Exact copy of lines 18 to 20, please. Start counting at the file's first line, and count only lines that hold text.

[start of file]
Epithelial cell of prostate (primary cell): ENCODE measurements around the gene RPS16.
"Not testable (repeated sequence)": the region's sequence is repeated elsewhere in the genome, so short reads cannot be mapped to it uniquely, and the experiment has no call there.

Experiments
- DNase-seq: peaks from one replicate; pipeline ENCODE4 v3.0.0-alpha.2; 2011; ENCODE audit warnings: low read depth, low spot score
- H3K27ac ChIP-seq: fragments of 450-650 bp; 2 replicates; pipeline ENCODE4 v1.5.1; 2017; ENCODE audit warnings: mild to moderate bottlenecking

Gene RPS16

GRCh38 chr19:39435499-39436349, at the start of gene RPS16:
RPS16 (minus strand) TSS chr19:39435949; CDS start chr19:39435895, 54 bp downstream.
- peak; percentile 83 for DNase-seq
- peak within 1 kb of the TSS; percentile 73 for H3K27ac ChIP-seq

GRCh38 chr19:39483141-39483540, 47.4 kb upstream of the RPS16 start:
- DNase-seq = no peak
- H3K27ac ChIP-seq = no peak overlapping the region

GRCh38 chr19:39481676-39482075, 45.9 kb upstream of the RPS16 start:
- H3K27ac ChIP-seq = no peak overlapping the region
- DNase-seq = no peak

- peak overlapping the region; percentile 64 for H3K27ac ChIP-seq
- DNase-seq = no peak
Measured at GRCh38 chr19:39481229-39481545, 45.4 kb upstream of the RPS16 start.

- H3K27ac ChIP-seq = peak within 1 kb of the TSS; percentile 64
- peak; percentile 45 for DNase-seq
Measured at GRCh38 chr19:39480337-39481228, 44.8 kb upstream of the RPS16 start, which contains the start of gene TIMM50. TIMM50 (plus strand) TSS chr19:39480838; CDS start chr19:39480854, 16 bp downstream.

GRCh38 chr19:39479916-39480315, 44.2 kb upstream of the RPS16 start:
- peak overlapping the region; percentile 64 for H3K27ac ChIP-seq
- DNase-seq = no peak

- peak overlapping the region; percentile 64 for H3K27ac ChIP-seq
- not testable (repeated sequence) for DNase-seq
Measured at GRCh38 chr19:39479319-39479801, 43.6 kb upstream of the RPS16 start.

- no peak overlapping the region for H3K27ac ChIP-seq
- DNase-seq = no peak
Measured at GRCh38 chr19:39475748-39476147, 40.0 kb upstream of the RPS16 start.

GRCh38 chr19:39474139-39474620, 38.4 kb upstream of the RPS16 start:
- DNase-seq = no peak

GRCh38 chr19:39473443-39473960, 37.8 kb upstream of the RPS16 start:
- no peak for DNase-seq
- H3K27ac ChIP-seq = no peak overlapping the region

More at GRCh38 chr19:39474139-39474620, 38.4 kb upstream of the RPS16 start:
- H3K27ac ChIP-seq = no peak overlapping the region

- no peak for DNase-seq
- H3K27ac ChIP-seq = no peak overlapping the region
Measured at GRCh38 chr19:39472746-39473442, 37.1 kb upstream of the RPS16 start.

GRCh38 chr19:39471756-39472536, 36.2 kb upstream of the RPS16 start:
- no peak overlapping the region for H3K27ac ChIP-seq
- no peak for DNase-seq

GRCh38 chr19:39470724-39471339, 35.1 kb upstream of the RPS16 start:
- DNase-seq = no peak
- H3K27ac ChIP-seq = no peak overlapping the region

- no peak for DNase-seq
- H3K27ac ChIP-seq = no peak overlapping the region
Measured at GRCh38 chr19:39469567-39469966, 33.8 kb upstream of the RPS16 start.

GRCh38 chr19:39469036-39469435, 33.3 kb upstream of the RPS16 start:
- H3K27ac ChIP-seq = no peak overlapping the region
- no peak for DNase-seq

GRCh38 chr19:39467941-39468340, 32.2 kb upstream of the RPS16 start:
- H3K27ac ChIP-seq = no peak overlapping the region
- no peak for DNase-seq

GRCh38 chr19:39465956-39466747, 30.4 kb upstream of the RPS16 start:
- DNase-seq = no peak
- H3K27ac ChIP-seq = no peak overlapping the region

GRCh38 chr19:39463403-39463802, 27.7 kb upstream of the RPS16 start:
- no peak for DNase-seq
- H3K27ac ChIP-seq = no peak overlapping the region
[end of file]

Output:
- DNase-seq = no peak
Measured at GRCh38 chr19:39481229-39481545, 45.4 kb upstream of the RPS16 start.

- H3K27ac ChIP-seq = peak within 1 kb of the TSS; percentile 64